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Open mike 18/02/2011

Written By: - Date published: 6:00 am, February 18th, 2011 - 72 comments
Categories: open mike - Tags:

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72 comments on “Open mike 18/02/2011”

  1. logie97 1

    Can anyone explain why we are getting saturation advertising of the Rugby World Cup?
    The message must surely have got through to Hokitika now that the there is an event in New Zealand this year. As for those buying tickets, (those that can afford them) they will definitely know what’s happening.

    So why this constant bombarding of our senses through TV promotion?

    • Bored 1.1

      They need to double check if there is anybody left in NZ who might have enough cash or savings to go to a game.

      • Colonial Viper 1.1.1

        Or ticket sales have not been as good as they have been making out, and they are on track to miss their budget targets.

      • Lanthanide 1.1.2

        No, it’s about buying into additional revenue streams, such as merchandising, as well as supporting “official sponsors” of RWC by buying their brands over the competitors.

  2. The Voice of Reason 2

    National to change employment law retrospectively to stop workers getting what two courts say they are owed?


    This has been an issue since at least the nineties. IHC has been challenged on their policy of pretending that being in charge of their clients overnight isn’t really work for two decades now. They were always going to lose when it finally made it to court, and now that the bleeding obvious has been confirmed in the appeal court, the Nats want to steal the money owed from poorly paid, yet dedicated workers who do a job few of us would like to do.

    Gutless, gutless, gutless. If Key can change the law to stop Kiwi workers getting what they are owed, why can’t change the law to stop BMW getting what they aren’t really owed at all?

    • It would be a constitutional outrage as well. There is a constitutional convention that Parliament does not legislate to change the result of a particular case. It can amend the law for all future events but should not take away a litigant’s gains achieved in Court.

      Ryall is also perhaps deliberately confusing the issue. Mentioning Teachers is a smokescreen, they are on a salary so their staying at a camp does not result in their being able to claim further wages.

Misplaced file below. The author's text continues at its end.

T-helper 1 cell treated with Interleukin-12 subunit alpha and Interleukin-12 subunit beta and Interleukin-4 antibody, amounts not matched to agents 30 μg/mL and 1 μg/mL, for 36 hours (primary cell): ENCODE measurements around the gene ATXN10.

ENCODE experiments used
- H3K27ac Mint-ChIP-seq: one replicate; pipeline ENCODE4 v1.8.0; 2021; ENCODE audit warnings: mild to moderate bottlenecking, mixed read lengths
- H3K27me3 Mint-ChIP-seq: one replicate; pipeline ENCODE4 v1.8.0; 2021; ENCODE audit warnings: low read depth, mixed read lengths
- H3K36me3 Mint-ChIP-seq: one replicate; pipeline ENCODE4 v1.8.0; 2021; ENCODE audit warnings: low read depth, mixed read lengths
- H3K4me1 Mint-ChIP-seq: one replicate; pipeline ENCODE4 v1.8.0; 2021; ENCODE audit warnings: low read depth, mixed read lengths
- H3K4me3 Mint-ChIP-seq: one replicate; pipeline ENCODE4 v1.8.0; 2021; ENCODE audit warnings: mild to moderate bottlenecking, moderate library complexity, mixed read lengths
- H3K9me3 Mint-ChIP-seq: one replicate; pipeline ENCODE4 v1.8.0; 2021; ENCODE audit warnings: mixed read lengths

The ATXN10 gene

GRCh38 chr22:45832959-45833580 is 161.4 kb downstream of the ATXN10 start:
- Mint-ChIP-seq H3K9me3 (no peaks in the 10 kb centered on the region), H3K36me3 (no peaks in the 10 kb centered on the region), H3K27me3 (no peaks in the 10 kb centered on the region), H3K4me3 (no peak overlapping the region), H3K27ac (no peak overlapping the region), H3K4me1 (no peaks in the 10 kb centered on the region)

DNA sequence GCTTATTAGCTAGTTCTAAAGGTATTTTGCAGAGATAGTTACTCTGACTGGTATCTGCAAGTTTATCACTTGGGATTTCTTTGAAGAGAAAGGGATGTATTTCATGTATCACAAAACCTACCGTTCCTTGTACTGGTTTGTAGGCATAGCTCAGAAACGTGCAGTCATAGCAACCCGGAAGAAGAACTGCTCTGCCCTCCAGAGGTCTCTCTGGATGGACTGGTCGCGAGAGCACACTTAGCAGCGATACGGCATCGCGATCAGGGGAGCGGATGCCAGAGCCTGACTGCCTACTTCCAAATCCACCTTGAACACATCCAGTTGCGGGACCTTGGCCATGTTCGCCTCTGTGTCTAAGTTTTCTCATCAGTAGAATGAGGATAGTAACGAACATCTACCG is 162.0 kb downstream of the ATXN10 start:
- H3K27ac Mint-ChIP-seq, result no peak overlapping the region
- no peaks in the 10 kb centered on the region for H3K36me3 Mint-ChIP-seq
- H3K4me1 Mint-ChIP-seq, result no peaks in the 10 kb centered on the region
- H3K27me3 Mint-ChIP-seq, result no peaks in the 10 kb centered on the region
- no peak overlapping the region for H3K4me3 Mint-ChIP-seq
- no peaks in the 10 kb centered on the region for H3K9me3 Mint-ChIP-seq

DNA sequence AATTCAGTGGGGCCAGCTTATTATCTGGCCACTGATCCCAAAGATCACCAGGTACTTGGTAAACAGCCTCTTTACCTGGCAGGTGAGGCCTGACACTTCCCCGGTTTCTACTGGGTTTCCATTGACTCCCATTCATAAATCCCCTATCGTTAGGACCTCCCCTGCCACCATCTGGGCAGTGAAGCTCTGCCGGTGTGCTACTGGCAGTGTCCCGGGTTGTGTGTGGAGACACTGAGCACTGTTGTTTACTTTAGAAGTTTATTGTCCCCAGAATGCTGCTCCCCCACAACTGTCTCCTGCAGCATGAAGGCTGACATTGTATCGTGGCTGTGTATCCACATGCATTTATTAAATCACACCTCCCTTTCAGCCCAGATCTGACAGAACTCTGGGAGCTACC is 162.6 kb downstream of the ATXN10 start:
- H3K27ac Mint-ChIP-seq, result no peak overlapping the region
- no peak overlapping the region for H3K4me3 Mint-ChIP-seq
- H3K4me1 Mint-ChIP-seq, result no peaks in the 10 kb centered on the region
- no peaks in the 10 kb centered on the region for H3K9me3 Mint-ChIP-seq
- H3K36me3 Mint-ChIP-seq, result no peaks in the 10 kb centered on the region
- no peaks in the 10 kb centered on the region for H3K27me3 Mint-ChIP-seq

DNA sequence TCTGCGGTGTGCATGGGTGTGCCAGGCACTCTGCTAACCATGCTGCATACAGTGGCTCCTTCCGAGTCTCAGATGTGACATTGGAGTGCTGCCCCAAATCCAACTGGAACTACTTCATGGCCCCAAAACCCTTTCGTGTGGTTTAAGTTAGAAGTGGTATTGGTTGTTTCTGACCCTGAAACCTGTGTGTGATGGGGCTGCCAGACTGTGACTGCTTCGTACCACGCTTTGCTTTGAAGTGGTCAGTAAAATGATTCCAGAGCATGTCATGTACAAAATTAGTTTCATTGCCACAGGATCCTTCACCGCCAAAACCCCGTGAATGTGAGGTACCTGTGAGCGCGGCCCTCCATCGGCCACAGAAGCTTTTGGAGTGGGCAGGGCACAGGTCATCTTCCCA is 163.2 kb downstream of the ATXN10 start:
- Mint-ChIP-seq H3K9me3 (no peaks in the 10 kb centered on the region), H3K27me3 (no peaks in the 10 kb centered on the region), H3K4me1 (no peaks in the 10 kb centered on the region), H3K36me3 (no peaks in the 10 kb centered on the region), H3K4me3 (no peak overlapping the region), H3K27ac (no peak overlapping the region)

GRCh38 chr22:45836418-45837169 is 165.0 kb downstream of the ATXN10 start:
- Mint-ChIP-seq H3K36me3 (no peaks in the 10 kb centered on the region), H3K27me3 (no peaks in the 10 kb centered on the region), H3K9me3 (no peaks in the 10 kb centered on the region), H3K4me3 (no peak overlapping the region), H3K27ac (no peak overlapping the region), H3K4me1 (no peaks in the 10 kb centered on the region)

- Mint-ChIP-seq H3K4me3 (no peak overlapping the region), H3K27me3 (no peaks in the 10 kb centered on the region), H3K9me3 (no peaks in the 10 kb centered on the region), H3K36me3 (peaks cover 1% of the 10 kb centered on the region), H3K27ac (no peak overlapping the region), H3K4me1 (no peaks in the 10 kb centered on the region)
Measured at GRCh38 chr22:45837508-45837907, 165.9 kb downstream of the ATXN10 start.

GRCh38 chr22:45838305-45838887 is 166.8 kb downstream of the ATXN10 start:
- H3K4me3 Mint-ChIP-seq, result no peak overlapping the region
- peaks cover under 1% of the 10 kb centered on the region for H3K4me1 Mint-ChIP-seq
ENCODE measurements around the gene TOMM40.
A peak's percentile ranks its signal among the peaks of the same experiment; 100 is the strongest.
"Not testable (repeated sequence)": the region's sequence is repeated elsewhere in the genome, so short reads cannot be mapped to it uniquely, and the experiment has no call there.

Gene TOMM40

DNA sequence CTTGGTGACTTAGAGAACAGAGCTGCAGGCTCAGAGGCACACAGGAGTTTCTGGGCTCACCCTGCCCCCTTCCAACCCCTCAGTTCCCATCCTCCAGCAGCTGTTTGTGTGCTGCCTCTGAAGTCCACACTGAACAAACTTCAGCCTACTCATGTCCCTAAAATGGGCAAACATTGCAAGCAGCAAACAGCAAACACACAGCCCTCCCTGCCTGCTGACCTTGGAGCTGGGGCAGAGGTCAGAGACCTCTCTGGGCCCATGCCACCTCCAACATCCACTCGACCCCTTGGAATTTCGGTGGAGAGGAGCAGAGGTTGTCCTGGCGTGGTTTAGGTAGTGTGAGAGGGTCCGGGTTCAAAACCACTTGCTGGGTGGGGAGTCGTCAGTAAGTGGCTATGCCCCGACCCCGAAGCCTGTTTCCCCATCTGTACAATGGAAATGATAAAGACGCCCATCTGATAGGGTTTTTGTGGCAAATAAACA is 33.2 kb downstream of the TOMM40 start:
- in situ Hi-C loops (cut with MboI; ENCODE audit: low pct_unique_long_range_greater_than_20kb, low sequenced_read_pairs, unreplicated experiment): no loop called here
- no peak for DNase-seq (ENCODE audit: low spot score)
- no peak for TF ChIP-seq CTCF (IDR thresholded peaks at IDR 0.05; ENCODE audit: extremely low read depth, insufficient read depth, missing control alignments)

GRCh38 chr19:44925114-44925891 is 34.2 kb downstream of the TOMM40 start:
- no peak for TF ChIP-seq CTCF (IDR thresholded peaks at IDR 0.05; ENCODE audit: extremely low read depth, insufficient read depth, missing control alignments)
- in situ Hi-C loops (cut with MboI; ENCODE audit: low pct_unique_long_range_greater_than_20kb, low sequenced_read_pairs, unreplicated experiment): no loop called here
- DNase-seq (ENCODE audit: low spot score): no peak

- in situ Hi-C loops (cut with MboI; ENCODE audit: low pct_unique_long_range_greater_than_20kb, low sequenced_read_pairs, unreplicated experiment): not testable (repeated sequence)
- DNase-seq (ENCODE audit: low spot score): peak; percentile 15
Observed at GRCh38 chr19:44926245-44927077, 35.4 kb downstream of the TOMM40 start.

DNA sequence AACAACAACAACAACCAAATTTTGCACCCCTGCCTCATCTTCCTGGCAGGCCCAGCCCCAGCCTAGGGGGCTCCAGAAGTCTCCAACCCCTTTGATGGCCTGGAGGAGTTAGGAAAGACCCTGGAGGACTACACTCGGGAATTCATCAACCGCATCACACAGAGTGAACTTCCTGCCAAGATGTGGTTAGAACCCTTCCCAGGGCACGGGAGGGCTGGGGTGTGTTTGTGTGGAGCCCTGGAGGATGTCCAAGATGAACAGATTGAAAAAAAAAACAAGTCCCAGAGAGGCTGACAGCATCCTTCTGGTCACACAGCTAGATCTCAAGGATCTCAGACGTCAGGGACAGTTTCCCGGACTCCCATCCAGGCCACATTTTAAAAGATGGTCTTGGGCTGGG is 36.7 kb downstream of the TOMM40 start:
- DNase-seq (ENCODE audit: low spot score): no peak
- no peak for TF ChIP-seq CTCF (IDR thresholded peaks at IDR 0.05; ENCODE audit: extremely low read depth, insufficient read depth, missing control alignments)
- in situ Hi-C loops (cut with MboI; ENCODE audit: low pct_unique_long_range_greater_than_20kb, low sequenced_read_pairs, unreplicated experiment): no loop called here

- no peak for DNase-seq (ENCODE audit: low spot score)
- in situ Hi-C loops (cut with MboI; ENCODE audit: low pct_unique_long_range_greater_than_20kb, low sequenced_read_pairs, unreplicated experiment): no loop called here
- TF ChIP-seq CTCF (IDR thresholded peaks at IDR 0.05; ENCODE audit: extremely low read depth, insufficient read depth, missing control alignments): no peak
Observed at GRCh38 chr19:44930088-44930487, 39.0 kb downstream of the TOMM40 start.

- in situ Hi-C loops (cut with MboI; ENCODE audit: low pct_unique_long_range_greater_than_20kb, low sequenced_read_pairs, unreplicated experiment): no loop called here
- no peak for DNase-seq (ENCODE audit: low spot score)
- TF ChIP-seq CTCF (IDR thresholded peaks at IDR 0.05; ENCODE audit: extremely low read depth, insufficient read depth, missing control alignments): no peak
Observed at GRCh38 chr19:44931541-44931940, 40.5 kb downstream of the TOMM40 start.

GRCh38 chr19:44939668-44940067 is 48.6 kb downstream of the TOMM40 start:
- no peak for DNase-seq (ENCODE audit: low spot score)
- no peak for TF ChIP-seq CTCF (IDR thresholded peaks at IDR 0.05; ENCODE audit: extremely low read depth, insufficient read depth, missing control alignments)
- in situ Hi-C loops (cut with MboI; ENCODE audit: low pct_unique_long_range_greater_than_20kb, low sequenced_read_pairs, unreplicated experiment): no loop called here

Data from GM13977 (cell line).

• D14 2.1.1

        Can some who knows do a check on the costs quoted
        How many workers are eligible?

        • Rob

          I believe there are 5000 claims waiting to go from the SFWU if they went ahead and filed them, and I think that’s just Idea Services and maybe one other subsidiary of IHC.

          I think if the quoted costs were significantly incorrect the SFWU would have said something by now.

      • ianmac 2.1.2

        Yes teachers are on a Salary so get no extra for being on camp except that there is a small away-from-home allowance as part of the Award.

        • logie97

          problem with that one is that the funding for camping comes out of the operational grant – (it is not salaried) and therefore principals put pressure on staff not to take it…

          Captcha : workers – God this is uncanny

    • Rob 2.2

      More to the point, if the Government can find $1.6 billion to bail out investors in South Canterbury Finance, why can’t they find $500 million to pay workers what they are legally entitled to?

      • Deadly_NZ 2.2.1

        Because as you rightly point out they are WORKERS. and this government has NO interest in making their lives easier. The bail out was to their rich mates. So in their minds it’s no brainer. Workers or rich mates ? Workers or rich mates? Rich mates or workers? rich mates yep fuck the wokers.

      • Lanthanide 2.2.2

        Because the 1.6B bailout entailed the government taking control of all of the Hubbard’s assets. The intention is for an orderly sell-down, with the expectation that they will recoup about 1.2B of the initial cost, and perhaps more, as assets are sold.

        So fundamentally different from giving money directly to workers.

        • Rob

          My comparison was to highlight that Governments can find money if they have to, or want to, nothing more.

          And to be clear, IHC need to take just as much (if not more) blame for this pickle. Unfortunately IHC is a classic example of what happens when a non-profit organisation becomes too dependent on Government contracts for its income.

          Finally, and perhaps most importantly, it is not a case of “giving money” to workers. This is not a gift, or a hand-out. These people “work” and “earn money” and it has been proven (three times over now) that they have been incorrectly paid for the work they have done.

          IHC can’t pay, and they are 90% funded by Ministry of Health contracts. Options? Well, I guess we could let IHC go bust, chuck 5000+ people out of a job and get Kingseat and Lake Alice out of mothballs and lock away those that are intellectually disabled. Or the Government could step up, show some leadership and work with all parties to find a solution (and I’m not suggesting there is an easy one). Throwing out kites about changing legislation is not being constructive, in my opinion.

          • Rob

            Two postscripts:

            1. NZH running a poll on whether disability workers should be paid the minimum wage for overnight shifts. So far 70/30 in favour.